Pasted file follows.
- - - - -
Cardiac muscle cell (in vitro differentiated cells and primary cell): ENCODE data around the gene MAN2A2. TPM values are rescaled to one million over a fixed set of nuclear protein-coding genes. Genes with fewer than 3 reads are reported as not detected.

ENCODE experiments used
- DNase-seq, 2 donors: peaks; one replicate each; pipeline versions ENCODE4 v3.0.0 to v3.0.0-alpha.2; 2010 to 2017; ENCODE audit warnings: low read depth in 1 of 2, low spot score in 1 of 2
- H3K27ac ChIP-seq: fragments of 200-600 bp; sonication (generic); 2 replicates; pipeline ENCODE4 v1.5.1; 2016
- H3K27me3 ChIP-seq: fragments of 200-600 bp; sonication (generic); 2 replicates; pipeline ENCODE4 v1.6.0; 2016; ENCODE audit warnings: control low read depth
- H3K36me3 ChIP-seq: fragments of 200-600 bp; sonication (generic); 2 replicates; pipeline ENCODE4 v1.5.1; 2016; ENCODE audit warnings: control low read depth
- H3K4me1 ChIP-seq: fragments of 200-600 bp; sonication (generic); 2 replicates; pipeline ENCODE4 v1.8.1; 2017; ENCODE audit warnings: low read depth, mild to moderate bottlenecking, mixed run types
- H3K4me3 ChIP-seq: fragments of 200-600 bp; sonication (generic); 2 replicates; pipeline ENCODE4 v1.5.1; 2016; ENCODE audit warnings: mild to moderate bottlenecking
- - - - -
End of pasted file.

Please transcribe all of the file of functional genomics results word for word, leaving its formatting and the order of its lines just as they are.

Cardiac muscle cell (in vitro differentiated cells and primary cell): ENCODE data around the gene MAN2A2. TPM values are rescaled to one million over a fixed set of nuclear protein-coding genes. Genes with fewer than 3 reads are reported as not detected.

ENCODE experiments used
- DNase-seq, 2 donors: peaks; one replicate each; pipeline versions ENCODE4 v3.0.0 to v3.0.0-alpha.2; 2010 to 2017; ENCODE audit warnings: low read depth in 1 of 2, low spot score in 1 of 2
- H3K27ac ChIP-seq: fragments of 200-600 bp; sonication (generic); 2 replicates; pipeline ENCODE4 v1.5.1; 2016
- H3K27me3 ChIP-seq: fragments of 200-600 bp; sonication (generic); 2 replicates; pipeline ENCODE4 v1.6.0; 2016; ENCODE audit warnings: control low read depth
- H3K36me3 ChIP-seq: fragments of 200-600 bp; sonication (generic); 2 replicates; pipeline ENCODE4 v1.5.1; 2016; ENCODE audit warnings: control low read depth
- H3K4me1 ChIP-seq: fragments of 200-600 bp; sonication (generic); 2 replicates; pipeline ENCODE4 v1.8.1; 2017; ENCODE audit warnings: low read depth, mild to moderate bottlenecking, mixed run types
- H3K4me3 ChIP-seq: fragments of 200-600 bp; sonication (generic); 2 replicates; pipeline ENCODE4 v1.5.1; 2016; ENCODE audit warnings: mild to moderate bottlenecking